The NCIP Kalinga was furnished a copy of the manifesto.
Barangay assemblies were conducted where tribe members agreed to submit their written manifestation of rejection to the entry of MMC.
Embracing mining, they said, "would mean permanently losing their rights over their ancestral land and their rights to develop the Tabia gold fields for their livelihood."
GIPO also requested NCIP to inform the mining company to refrain from approaching them anymore. They said they want to preserve their mining resources for their children and reserve their right to develop and control it to benefit their communities. - Artemio A. Dumlao
2 killed in ambush by suspected tribesmen opposed to mining
By Orlando B. Dinoy
14 September 2013
DIGOS CITY, Davao del Sur - A soldier and a government-backed militiaman were killed in an ambush perpetrated by suspected followers of anti-mining B'laan tribal leader Daguil Capion in Barangay (village) Kimlawis in Kiblawan, Davao del Sur on Friday, the police reported Saturday.
Senior Superintendent Ronaldo Llanera, Davao del Sur police director, said Corporal Ritchie Maravilla, 38, commander of the Kiamo Patrol Base, and militiaman Enrique Tiogangco were walking toward their camp from an errand when they were fired upon by armed men around 8 a.m.
"They were injured and were rushed by their companions to the Gregorio Matas District Hospital in Poblacion, Kiblawan, but the attending physician declared them dead upon arrival," Llanera said.
Government officials, led by Davao del Sur Governor Claude Bautista, said the ambush could be part of the "pangayaw" or vendetta by B'laan tribesmen following last month's killing of anti-mining tribal leader Datu Anting Freay, 60, and his son, Victor, 16, in a military operation, also in Kimlawis.
Earlier this year, soldiers also killed Capion's brother, Kitari, who also led a band of anti-mining B'laan warriors.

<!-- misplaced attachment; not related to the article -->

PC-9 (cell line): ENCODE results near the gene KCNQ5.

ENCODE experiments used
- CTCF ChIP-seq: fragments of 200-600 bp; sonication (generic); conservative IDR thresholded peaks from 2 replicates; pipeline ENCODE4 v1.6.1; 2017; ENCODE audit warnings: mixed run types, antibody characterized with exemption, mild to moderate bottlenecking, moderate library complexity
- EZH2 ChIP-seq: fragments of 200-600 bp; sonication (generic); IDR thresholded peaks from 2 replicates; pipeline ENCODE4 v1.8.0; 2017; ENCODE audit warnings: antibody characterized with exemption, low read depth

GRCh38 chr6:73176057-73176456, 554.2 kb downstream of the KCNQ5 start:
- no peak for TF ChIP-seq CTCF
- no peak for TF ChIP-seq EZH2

In October last year, members of the military-led Task Force Kitaco, who were deployed to secure Sagittarius Mines Inc., were also blamed for the death of Capio's wife and two children.
Philippine Activists Fightback Against Corporate and Military Forces
The Real News
"It is better to die from bullets than from hunger" In the Philippines, activists put their lives on the line to fight the military and corporations
15 September 2013
Philippine Activists Fightback Against Corporate and Military ForcesDIAN RUIZ, PRODUCER: On Mindanao, a major island in the southern Philippines, foreign-based companies are destroying the environment and robbing local and native people of their livelihoods.
Corporate agri-businesses like U.S.-based Dole, Del Monte, Monsanto, along with international and Philippine mines, are polluting waterways and destroying the surrounding farms. Chinese, European, Canadian, and Filipino mines are stripping away the mountains to get at what some estimate to be the largest iron deposit in the world. There also some of the most significant gold, nickel, and copper reserves in Asia.
Despites its natural riches, most of Mindanao is struggling, with six out of the ten poorest provinces in the impoverished country. Protecting and paving the way for foreign corporations is the Philippine military, forcibly evacuating residents from their lands, and even killing and kidnapping.
JOSAPHINA PAGALAN, FARMER: The soldiers are the protectors of the foreign companies.